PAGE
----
The CD-ROMs can then be played back with the 35mm film in the screening room to ensure that there are no issues with the recording, the compression or the time code. At this point any other features like subtitles or descriptive audio for the visually impaired can be added. After a film’s theatrical release, a copy of its soundtrack CD-ROM is stored in the archive room at Datasat’s facility. It was quite a thrill to walk into the archive room and be surrounded by the soundtrack to every major film made in the last 20 years. There was so much history at our finger tips, from the groundbreaking Jurassic Park to the sonic assault of Saving Private Ryan, right up to more recent soundtracks like John Carter.
    The RS20i, was redesigned from the ground up to bring uncompromised cinema sound into the home

    The AP20 is the latest Datasat cinema processor and it represents the state-of-the-art in terms of digital signal processing, utilising six Analog Devices 400MHz DSPs. The AP20 offers 16 channels of digital and 8 channels of analogue inputs, coupled with 16 digital and 16 analogue channels of output. If that isn’t enough, the AP20 also has active loudspeaker crossovers and each of the 16 channels has 31 bands of 3rd octave equalisation and 3 bands of parametric equalisation. The AP20 also includes the Dirac Live room optimisation technology which uses digital room correction technology to improve the audience’s experience by correcting for room nodes and anomalies using high resolution filter technology. Datasat have a full 30-seat cinema in their Twyford facility which includes both 35mm and digital projectors, along with the AP20 and all their legacy processors. Phil and I were treated to a demo reel, including Datasat’s new Crop Circles trailer and the audio was very impressive, with precise imaging of sounds and some staggeringly deep bass.

    Although the AP20 is obviously aimed at the commercial cinema market, Datasat were constantly receiving inquiries from individuals looking to buy it for their home cinemas. So, using the AP20 as their starting point, Datasat decided to create the RS20i, which was redesigned from the ground up to really bring cinema sound into the home. First of all the RS20i has had a make over, moving the display to the centre and incorporating a more consumer friendly design. Unlike the AP20, the RS20i also includes four 1.4a HDMI inputs and one 1.4a HDMIoutput, which allows it to handle 3D video content, although the RS20i does no video processing, passing the video untouched. The RS20i includes all the consumer audio codecs including DTS-HD Master Audio and in August it will add Dolby TrueHD, which is missing from the AP20 for obvious reasons. There are also memory profile settings and extensive automation controls, so once configured it is easy to manage through your smartphone, iPad or laptop.

    Despite the changes, the RS20i still retains all the technical elements that make the AP20 such a powerful tool and the result is one of the most adaptable and flexible processors currently available. Stephen Field took Phil and myself through the training presentation for the RS20i but even then we were only able to scratch the surface of the RS20i configurations but I think it’s safe to say that the RS20i will be a tweaker’s dream. However the touchpad screen is very informative, making the RS20i quite intuitive to use, despite its complexity and Datasat’s use of easy to follow graphics makes setup straightforward even for a novice. Since all the processing is done via software, upgrading and customising the RS20i is relatively easy and because Datasat is quite a small company, they can respond quickly to customer requests. The RS20i even has expansion ports at the back which means it can be upgraded to any future hardware changes, making it reasonably future proof.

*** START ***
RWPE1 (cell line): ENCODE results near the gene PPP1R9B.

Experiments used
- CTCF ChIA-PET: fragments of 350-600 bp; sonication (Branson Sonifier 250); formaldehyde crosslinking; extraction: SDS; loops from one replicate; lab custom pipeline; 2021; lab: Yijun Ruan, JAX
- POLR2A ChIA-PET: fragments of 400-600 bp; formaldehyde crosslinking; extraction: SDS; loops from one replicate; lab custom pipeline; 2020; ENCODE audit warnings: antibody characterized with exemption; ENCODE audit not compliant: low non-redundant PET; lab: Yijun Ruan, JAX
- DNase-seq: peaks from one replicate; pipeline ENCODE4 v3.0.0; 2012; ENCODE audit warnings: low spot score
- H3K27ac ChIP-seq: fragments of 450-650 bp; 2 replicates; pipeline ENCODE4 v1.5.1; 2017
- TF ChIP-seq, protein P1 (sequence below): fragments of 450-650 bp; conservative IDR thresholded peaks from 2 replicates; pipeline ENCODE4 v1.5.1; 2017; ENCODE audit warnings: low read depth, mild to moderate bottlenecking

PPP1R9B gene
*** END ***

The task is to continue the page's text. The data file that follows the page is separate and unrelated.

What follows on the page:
Along with a 30-seat professional cinema, screening room and quality control studio, Datasat also have a home cinema demo room at their facility. This room is designed to replicate a high end home cinema installation and is used to demonstrate the RS20i processor and any other consumer products that Datasat develop. It was in here that Phil and I got another chance to hear the RS20i processor in action. We’d actually heard the RS20i before at Genesis Technologies but we were equally as impressed the second time around. The processor's cinema heritage shone through with a sound that had both clarity and fidelity. The tonality of the speakers was well matched, so the precise localisation of sounds and well integrated bass resulted in an immersive experience, without the sound ever becoming overbearing.

    And what of the future? Well, there is currently a great deal of development in what is sometimes referred to as3D Sound. Datasat’s new 3D sound technology is a joint venture with Barco, who have branched out from their projector origins to become a global technology company. Barco holds an exclusive license to the Auro 11.1technology developed by Galaxy Studios to deliver the next-generation sound format for the cinema industry. The idea is to use additional height speakers that turn conventional cinema audio into a full 3D sound experience, with sounds coming from all around and above the listener.

    Barco partnered with Datasat to create the audio processor that sits at the heart of the Auro3D System. Working closely with Barco and other organisations involved in the Auro3D project, Datasat developed the AP243D, a 24 channel audio processor that is designed along three spatial axes (width, depth and height) rather than the two axes found in traditional surround sound. This is achieved by adding additional height speakers for left, centre, right and the two surrounds, as well as a 'Director's Voice' speaker above the seating position to create an 11.1-channel setup for a more immersive listening experience. Ever at the cutting edge when it comes to new technology, Lucasfilm were the first to create an 11.1 mix for a theatrical film, with the release of Red Tails earlier this year. Today, over 100 screens have been equipped with Auro3D 11.1 system making it the leading premium cinema sound format worldwide.

    This certainly sounds like an interesting development for the professional market but whether it will be accepted in the consumer market, where most men have enough trouble convincing their wives to tolerate six or eight speakers, remains to be seen. What we can say is that thanks to Datasat, the legacy of DTS certainly has a bright future, both in the cinema and at home.